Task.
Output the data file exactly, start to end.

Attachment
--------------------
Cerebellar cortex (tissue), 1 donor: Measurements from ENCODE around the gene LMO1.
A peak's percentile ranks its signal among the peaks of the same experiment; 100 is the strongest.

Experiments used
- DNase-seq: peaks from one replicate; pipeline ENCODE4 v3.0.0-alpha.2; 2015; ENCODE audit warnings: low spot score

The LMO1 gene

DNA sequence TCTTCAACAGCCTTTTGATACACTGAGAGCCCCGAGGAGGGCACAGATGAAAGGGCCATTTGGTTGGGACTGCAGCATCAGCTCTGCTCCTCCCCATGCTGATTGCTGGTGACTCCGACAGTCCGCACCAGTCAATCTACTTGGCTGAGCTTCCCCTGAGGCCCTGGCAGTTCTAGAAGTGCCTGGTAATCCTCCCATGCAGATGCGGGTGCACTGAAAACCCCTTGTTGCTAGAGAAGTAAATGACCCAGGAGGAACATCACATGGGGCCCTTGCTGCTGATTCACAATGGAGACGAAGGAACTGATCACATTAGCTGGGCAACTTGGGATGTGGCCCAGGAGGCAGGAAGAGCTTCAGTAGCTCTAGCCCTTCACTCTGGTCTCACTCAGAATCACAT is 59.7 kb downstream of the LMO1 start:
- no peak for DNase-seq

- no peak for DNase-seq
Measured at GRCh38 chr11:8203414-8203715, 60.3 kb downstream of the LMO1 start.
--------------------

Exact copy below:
Cerebellar cortex (tissue), 1 donor: Measurements from ENCODE around the gene LMO1.
A peak's percentile ranks its signal among the peaks of the same experiment; 100 is the strongest.

Experiments used
- DNase-seq: peaks from one replicate; pipeline ENCODE4 v3.0.0-alpha.2; 2015; ENCODE audit warnings: low spot score

The LMO1 gene

DNA sequence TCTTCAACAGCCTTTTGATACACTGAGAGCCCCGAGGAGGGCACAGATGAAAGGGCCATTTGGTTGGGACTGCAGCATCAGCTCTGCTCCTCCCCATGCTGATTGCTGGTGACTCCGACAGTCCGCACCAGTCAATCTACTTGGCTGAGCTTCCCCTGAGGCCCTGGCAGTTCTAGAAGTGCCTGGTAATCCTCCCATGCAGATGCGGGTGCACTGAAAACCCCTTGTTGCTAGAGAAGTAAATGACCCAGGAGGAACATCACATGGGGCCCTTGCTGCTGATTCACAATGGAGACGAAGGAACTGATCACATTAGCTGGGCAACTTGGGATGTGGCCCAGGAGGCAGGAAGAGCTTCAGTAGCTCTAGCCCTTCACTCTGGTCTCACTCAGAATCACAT is 59.7 kb downstream of the LMO1 start:
- no peak for DNase-seq

- no peak for DNase-seq
Measured at GRCh38 chr11:8203414-8203715, 60.3 kb downstream of the LMO1 start.